Edith Ornelas, co-creator of Mariposas Collective in Memphis, Tenn.

Edith Ornelas has a deep-rooted connection to the asylum-seeking immigrant families she brings food and supplies to families in Memphis, Tenn. She was born in Jalisco, Mexico, and immigrated to the United States when she was 7 years old with her parents and sister. Edith grew up in Chicago, then moved to Memphis in 2016, where she quickly realized how few community programs existed for immigrants. Two years later, she helped create Mariposas Collective, which initially aimed to help families who had just been released from detention centers and were seeking asylum. The collective started out small but has since grown to approximately 400 volunteers.

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If you've never seen a Maori haka performed, you're missing out.

The Maori are the indigenous peoples of New Zealand, and their language and customs are an integral part of the island nation. One of the most recognizable Maori traditions outside of New Zealand is the haka, a ceremonial dance or challenge usually performed in a group. The haka represents the pride, strength, and unity of a tribe and is characterized by foot-stamping, body slapping, tongue protrusions, and rhythmic chanting.

Haka is performed at weddings as a sign of reverence and respect for the bride and groom and are also frequently seen before sports competitions, such as rugby matches.

Here's an example of a rugby haka:

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True

If the past year has taught us nothing else, it's that sending love out into the world through selfless acts of kindness can have a positive ripple effect on people and communities. People all over the United States seemed to have gotten the message — 71% of those surveyed by the World Giving Index helped a stranger in need in 2020. A nonprofit survey found 90% helped others by running errands, calling, texting and sending care packages. Many people needed a boost last year in one way or another and obliging good neighbors heeded the call over and over again — and continue to make a positive impact through their actions in this new year.

Upworthy and P&G Good Everyday wanted to help keep kindness going strong, so they partnered up to create the Lead with Love Fund. The fund awards do-gooders in communities around the country with grants to help them continue on with their unique missions. Hundreds of nominations came pouring in and five winners were selected based on three criteria: the impact of action, uniqueness, and "Upworthy-ness" of their story.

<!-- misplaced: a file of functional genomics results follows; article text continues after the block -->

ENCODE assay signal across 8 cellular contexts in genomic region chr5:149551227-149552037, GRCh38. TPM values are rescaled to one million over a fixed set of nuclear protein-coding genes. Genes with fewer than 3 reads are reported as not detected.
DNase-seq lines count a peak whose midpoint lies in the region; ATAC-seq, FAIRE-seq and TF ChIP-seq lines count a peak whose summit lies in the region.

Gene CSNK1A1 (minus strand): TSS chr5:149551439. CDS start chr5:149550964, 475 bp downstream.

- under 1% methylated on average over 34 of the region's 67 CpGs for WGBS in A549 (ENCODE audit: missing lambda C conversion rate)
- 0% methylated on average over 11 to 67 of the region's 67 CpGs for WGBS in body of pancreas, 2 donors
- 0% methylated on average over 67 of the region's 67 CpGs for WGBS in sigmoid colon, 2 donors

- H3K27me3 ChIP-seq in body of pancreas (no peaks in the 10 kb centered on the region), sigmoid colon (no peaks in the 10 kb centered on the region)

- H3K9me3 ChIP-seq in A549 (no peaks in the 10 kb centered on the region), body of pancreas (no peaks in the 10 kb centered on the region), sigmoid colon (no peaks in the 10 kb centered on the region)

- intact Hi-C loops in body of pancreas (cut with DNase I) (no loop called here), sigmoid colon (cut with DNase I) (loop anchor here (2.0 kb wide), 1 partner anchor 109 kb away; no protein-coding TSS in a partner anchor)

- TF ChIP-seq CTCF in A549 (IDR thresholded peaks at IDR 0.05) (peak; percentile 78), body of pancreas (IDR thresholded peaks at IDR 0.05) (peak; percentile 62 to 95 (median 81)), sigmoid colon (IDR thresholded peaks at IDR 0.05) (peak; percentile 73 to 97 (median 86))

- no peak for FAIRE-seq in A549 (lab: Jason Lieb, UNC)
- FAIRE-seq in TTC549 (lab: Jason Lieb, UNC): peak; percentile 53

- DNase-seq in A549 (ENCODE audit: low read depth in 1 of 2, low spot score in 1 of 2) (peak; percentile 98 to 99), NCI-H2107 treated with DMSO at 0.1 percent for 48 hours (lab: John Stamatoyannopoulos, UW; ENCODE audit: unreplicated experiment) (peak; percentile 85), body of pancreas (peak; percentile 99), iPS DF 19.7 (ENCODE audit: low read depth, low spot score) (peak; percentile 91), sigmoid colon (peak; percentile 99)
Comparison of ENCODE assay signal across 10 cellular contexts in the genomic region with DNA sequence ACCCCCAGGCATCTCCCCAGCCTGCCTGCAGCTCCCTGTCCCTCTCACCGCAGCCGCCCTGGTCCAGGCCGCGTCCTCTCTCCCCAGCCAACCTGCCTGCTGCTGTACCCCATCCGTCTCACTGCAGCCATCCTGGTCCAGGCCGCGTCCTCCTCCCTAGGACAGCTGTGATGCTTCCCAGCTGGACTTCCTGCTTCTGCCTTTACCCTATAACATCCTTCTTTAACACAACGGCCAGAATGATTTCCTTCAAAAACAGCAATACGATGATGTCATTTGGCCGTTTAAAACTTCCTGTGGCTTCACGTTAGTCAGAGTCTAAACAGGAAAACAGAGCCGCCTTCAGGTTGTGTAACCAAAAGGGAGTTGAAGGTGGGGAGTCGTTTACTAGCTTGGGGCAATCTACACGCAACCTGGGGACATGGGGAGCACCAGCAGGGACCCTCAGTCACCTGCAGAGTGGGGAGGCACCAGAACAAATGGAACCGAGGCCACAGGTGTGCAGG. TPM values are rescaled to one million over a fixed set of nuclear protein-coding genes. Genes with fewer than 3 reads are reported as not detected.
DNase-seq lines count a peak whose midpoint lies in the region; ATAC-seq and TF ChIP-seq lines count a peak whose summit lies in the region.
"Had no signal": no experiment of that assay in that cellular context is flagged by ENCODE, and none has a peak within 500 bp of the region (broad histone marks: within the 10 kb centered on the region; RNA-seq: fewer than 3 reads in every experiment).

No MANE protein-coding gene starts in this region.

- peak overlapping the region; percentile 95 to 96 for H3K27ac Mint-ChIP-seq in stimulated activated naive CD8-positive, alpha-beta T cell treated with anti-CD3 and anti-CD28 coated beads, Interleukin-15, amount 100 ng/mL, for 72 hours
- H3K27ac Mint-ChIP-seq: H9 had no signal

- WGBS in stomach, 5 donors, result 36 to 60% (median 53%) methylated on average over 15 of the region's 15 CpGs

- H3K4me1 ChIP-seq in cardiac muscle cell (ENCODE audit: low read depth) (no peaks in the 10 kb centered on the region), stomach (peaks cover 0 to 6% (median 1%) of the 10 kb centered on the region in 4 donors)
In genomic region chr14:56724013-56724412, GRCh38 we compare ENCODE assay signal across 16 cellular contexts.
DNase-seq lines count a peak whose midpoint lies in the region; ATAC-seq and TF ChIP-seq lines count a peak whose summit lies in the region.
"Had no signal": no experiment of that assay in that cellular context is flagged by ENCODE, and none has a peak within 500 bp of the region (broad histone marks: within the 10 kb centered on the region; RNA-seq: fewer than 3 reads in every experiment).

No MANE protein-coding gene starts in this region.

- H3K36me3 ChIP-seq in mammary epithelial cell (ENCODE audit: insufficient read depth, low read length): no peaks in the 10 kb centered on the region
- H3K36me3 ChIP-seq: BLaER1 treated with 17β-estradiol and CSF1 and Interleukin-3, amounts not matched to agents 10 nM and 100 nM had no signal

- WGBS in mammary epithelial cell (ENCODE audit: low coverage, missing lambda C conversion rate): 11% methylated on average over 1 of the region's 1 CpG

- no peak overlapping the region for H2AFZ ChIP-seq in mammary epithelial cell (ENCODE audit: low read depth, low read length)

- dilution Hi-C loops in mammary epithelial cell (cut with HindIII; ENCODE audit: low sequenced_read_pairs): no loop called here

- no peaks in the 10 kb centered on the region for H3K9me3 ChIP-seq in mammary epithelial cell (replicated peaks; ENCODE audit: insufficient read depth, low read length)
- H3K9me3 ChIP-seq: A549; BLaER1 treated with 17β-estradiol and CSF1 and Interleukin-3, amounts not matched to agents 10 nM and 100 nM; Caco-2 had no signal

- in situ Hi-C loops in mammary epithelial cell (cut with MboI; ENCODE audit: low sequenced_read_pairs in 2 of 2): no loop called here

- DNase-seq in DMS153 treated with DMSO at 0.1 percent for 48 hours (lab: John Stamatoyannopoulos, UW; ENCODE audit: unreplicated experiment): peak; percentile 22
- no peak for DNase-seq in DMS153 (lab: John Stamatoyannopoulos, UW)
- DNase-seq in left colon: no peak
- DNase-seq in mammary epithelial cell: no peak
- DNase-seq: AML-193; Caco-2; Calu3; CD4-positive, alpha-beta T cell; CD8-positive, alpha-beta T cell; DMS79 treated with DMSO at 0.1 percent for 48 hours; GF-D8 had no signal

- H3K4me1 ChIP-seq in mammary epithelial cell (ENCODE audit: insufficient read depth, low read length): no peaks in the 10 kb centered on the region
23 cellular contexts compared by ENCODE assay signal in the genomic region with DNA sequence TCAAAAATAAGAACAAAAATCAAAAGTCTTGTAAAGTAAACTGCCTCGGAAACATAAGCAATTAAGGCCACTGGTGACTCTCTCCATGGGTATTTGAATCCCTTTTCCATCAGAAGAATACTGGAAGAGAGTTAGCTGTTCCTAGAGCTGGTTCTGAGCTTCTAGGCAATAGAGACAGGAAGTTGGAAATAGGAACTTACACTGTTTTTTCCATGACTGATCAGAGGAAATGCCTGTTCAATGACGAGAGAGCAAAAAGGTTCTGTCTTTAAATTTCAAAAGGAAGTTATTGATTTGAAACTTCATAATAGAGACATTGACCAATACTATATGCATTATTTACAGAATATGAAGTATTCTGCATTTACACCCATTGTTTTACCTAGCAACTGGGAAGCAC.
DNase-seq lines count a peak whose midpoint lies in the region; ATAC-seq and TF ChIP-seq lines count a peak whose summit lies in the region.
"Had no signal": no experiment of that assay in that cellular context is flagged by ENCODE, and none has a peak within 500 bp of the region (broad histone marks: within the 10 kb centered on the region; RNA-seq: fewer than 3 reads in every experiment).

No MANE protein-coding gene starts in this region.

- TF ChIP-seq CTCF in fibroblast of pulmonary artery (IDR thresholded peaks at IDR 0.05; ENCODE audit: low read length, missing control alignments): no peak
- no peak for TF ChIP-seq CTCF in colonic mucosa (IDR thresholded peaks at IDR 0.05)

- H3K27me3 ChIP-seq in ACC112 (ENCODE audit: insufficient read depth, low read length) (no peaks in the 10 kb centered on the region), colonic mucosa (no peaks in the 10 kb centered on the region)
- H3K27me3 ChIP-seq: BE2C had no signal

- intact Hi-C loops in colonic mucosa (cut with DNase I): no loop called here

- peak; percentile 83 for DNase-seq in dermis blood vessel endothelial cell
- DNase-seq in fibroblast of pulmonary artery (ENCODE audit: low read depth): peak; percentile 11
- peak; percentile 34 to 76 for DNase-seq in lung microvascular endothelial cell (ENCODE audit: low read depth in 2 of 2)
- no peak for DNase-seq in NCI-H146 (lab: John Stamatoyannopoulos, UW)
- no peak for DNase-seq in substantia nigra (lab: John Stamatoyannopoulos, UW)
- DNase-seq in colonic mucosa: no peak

Here's a look at the five winners:

Edith Ornelas, co-creator of Mariposas Collective in Memphis, Tenn.

Edith Ornelas has a deep-rooted connection to the asylum-seeking immigrant families she brings food and supplies to families in Memphis, Tenn. She was born in Jalisco, Mexico, and immigrated to the United States when she was 7 years old with her parents and sister. Edith grew up in Chicago, then moved to Memphis in 2016, where she quickly realized how few community programs existed for immigrants. Two years later, she helped create Mariposas Collective, which initially aimed to help families who had just been released from detention centers and were seeking asylum. The collective started out small but has since grown to approximately 400 volunteers.

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via Budweiser

Budweiser beer, and its low-calorie counterpart, Bud Light, have created some of the most memorable Super Bowl commercials of the past 37 years.

There were the Clydesdales playing football and the poor lost puppy who found its way home because of the helpful horses. Then there were the funny frogs who repeated the brand name, "Bud," "Weis," "Er."

We can't forget the "Wassup?!" ad that premiered in December 1999, spawning the most obnoxious catchphrase of the new millennium.

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via Good Morning America

Anyone who's an educator knows that teaching is about a lot more than a paycheck. "Teaching is not a job, but a way of life, a lens by which I see the world, and I can't imagine a life that did not include the ups and downs of changing and being changed by other people," Amber Chandler writes in Education Week.

So it's no surprise that Kelly Klein, 54, who's taught at Falcon Heights Elementary in Falcon Heights, Minnesota, for the past 32 years still teaches her kindergarten class even as she is being treated for stage-3 ovarian cancer.

Her class is learning remotely due to the COIVD-19 pandemic, so she is able to continue doing what she loves from her computer at M Health Fairview Lakes Medical Center in Wyoming, Minnesota, even while undergoing chemotherapy.